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swineeyedlamb
Boiling in the Hourglass

Joined: Thu Oct 07, 2004 6:49 pm
Posts: 650
PostPosted: Mon Mar 10, 2008 12:15 pm 
 

...as an individual, I would have written but for the limit on subject length.

For most people in the first world, citizenships are vital to living and thriving in society. Think of all the times when some kind of identity check is necessary to passing some barrier or other, whether it be while in a car, at the bank, crossing a border; now try to imagine what it would be like to live your life without a valid citizenship to any country. All your documents would have to be forged, every electronically-tracked move you made might trace back somehow to your illegality, and (worst of all, for the mind, if not the greatest actual threat) you would have to worry about people turning you in. It's unlikely you'd be able to have anything close to a "normal" life.

Now think about living in a frontier community without any blessings of the state. (You would probably be under the jurisdiction of a independent-spirited family, or a millenarian cult, or somesuch ancient arrangement.) People can - and do - survive and thrive with enormous families under such circumstances. They might not get welfare, but they can make most of what they need, and trade itinerantly for what they can't make (or, just sift through the garbage - people throw out some damn useful stuff, even in towns in the middle of nowhere). This is assuming that they are smart and removed enough from prying eyes and soldiers' guns.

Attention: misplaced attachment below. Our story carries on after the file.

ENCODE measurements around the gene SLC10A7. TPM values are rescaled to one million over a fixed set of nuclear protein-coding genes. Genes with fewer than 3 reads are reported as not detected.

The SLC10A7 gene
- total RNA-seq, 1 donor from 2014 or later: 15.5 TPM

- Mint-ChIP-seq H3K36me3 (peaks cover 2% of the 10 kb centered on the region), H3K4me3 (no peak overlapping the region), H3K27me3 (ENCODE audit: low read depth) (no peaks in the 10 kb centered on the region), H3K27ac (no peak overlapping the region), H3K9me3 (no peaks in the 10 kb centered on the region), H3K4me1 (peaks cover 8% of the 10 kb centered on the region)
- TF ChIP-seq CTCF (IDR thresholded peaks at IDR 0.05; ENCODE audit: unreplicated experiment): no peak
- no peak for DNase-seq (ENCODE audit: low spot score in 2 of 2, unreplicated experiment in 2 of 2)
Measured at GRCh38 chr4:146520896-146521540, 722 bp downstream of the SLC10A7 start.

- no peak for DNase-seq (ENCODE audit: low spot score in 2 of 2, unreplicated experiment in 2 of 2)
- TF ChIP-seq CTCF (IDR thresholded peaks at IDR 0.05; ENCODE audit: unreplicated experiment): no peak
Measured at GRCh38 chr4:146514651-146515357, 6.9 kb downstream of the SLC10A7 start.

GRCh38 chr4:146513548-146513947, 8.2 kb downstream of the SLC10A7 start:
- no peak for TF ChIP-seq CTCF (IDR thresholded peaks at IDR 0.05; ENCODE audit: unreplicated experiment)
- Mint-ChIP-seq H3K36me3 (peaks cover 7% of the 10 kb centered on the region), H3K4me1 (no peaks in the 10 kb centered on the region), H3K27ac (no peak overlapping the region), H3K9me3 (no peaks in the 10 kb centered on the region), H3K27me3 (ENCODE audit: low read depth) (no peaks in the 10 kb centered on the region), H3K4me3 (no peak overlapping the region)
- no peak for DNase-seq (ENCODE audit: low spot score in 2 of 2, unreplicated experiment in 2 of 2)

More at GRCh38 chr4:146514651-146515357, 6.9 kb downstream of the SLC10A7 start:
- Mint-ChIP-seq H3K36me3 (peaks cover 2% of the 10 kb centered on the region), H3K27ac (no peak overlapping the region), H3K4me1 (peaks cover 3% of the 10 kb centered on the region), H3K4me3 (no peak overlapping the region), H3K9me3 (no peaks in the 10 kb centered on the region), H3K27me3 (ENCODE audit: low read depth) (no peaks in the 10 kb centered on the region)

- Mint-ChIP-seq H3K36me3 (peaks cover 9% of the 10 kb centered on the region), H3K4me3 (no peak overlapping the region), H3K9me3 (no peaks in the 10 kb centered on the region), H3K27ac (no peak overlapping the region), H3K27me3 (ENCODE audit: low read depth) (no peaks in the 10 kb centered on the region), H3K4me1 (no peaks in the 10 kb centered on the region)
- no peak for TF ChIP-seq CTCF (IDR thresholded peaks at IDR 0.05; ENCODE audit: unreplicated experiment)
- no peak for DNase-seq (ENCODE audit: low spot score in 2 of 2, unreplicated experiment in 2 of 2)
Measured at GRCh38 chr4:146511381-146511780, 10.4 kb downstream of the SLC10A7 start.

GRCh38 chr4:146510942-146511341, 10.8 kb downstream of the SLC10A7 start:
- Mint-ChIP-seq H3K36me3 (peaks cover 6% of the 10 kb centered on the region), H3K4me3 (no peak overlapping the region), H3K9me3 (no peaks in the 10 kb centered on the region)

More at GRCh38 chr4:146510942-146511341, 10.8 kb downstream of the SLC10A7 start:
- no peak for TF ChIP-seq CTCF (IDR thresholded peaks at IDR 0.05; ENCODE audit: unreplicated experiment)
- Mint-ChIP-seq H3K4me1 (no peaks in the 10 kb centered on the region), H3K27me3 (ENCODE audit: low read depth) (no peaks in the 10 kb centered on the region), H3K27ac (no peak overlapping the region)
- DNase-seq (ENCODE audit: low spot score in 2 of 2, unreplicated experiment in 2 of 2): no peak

Now, what is a state, if it can't keep some sort of tally on its population? It ceases to be a government, as we understand it; it cannot govern in anything like a modern way. (It might govern in a post-modern way, at least for a while - look at the most catastrophically dysfunctional African states, such as Congo or Liberia. In such countries the state does not govern so much as control islands of resources, and periodically strike out on punitive raids into regions it does not control.) If no state is there, individuals either govern themselves, or become slaves.

All this is to say that - on the individual level - the state needs you to play along infinitely more that you need its perks. It is not terribly difficult for organised bands of people to live off of the land, provided they know what they're doing; access to technology is now so widely available that a trip to a town library is enough to have access to an awesome amount of information. What's more, technological artifacts are cast aside or priced at token levels, their applications often only limited by one's knowledge and imagination.

Most of the first world's population is now urbanised or semi-urbanised. (The latter means that while density on the the smaller scale is fairly low compared to traditional towns, on the higher scale it is huge, because suburbs now sprawl leagues beyond cities.) The most radical examples of this are Australia's handful of greatly populous cities, and parts of the US and Canada. This means that few first worlders still live in rural circumstances, much less in sparsely populated ones such as northern Scandinavia or the American wilds. Sparsely populated/developed regions are precisely where it is possible to live off the grid with little fear of being discovered by the state, and these areas are going away. The frightful capacity for satellites to find human settlements will only erode this further.